The extracurricular. Engaged employees come to learning events.  They take part in team activities.  They are part of the dress down day, the charity bake-off, the wellbeing month and the team lunch.  Because they want too.  When people are disengaged, for whatever reason that may be, they will put often put themselves outside anything that is strictly the day job.

Finally, and perhaps the most telling of all.  The language that people use.  How they speak to each other. Whether it is broadly positive or negative.  How much time is spent in criticism or in anger. Them or I.  The management or us.  They or we.

So by all means run your survey. Figure out a percentage and where you sit in comparison to other companies and set a target for next year.

But don’t forget to look and listen to what else your people are telling you about their level of engagement.

Even when they don’t even know it.

Engaged but Disengaged

S Cat

I met a man recently, whom I would describe, in true Schrodinger’s cat style, as both engaged and disengaged.

Engaged with his job, his colleagues, his day to day. His job has meaning for him. He has friends there. The hours suit him fine and the pay isn’t too bad. The working environment makes the grade. He knows what is expected of him, he has all of the right tools and equipment, the opportunity to do his best every day. Willing to do the discretionary effort thing, when it’s needed. Proud of a job well done. He even has a best friend at work.

Many of the Gallup measures ticked off, right there.

Although he wouldn’t fill in any kind of survey, if you asked him.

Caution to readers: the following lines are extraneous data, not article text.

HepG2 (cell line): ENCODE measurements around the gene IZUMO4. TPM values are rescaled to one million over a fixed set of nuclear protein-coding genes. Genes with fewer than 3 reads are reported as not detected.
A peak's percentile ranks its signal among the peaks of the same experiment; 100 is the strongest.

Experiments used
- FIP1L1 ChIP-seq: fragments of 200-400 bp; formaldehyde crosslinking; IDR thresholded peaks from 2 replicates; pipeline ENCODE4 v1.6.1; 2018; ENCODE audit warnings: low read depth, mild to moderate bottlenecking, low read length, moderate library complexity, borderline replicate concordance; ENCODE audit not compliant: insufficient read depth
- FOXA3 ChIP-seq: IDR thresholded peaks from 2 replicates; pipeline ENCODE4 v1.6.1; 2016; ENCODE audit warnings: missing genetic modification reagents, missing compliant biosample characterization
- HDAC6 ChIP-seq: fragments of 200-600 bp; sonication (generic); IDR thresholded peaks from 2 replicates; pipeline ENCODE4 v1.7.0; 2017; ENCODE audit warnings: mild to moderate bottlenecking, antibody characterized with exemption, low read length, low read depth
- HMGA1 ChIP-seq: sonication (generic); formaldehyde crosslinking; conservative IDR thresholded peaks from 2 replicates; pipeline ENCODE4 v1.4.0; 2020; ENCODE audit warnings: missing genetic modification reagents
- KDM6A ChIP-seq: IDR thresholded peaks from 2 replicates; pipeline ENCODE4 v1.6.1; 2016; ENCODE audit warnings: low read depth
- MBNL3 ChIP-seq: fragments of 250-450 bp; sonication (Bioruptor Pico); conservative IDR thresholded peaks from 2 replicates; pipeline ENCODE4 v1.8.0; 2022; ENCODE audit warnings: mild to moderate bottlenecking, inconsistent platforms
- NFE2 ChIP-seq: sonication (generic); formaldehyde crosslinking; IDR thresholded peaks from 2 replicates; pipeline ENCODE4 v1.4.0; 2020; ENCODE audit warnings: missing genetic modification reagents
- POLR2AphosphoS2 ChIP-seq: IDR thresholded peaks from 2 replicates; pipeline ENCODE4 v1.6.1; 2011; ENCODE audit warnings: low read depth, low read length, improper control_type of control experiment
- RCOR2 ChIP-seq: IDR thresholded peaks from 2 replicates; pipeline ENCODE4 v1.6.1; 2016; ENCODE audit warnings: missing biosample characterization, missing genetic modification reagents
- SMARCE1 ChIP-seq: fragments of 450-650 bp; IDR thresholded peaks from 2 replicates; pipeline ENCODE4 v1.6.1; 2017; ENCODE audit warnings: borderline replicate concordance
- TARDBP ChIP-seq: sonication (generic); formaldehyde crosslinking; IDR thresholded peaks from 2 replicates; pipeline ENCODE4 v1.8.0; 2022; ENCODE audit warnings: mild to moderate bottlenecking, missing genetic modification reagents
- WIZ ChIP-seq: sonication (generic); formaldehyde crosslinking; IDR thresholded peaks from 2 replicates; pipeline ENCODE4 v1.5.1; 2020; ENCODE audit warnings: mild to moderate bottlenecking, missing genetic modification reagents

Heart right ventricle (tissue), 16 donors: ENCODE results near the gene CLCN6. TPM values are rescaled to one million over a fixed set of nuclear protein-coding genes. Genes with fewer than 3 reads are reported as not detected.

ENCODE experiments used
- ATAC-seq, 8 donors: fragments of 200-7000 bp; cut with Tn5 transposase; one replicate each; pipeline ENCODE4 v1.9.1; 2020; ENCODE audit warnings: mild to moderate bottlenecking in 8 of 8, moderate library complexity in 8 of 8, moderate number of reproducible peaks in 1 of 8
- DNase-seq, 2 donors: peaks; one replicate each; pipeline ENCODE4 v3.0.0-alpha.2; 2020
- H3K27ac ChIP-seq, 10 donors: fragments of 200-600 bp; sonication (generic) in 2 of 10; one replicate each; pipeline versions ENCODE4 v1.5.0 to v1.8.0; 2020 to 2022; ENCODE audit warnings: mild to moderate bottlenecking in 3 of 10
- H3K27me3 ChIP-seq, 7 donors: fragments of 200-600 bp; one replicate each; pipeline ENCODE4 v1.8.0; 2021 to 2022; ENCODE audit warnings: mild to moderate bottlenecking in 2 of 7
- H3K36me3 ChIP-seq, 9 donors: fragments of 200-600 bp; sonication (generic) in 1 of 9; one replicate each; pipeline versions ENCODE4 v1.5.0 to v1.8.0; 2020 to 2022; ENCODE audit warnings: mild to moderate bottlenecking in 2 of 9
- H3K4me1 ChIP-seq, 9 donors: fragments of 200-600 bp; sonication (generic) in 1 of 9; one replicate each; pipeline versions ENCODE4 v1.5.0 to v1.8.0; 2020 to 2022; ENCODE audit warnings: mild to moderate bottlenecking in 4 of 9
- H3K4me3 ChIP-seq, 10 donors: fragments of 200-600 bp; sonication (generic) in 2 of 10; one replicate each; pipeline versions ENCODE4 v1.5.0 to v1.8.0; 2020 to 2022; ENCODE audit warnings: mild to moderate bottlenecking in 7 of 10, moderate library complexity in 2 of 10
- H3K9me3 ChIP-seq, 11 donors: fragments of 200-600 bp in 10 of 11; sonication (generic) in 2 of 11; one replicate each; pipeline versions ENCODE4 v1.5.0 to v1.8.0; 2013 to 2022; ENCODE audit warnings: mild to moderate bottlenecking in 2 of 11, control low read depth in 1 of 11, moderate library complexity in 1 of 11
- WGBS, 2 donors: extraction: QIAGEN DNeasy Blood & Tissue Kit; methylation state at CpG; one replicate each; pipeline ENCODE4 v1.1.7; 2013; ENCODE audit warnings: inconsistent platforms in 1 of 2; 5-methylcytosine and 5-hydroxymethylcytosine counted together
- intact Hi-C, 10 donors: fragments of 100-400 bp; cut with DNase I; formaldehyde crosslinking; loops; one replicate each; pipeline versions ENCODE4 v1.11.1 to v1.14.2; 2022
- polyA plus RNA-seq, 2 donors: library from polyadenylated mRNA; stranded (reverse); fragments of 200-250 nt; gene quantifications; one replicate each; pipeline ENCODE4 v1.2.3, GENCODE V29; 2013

The last time he was sent one, he said that They could stick it right up Their arse.

When he told me this story, he mimed it too. Screwed up an imaginary piece of paper into a ball, tossed it into an imaginary waste paper basket. And followed the imaginary trajectory with a not at all imaginary two fingered salute.

They don’t understand what it’s like on the shop floor.
They don’t know what it’s like outside of the nine till five.
They sit in their ivory bloody towers in the head office.
They send out surveys and they take no bloody notice of what you say anyway and they put a number on it so they can trace it back to me if they want to so I’m saying nothing.
They gave us these stupid values. What a joke. As if anyone has got any time for all that when there is a job to be done and anyway, They don’t follow them. I know They don’t.
They change everything every five minutes.
They makes us go on all these training courses just to tick a bloody box.

Engaged but disengaged. Engaged with the job but not engaged with the company, the management, the leadership, Them.

Meaningful work, made.
Discretionary effort, done.
Performance, reviewed and approved.
Objectives, fully achieved.

So where exactly does this fit into the neat little employee engagement box?

And then it dawned on me. That the They that he talks about, is me.
Not me personally maybe, but someone just like me. Sitting in an office, crafting policies. Sending out surveys. Launching initiatives. Making people plans.

And all the time, he is seen, but unseen.

Engaged but disengaged.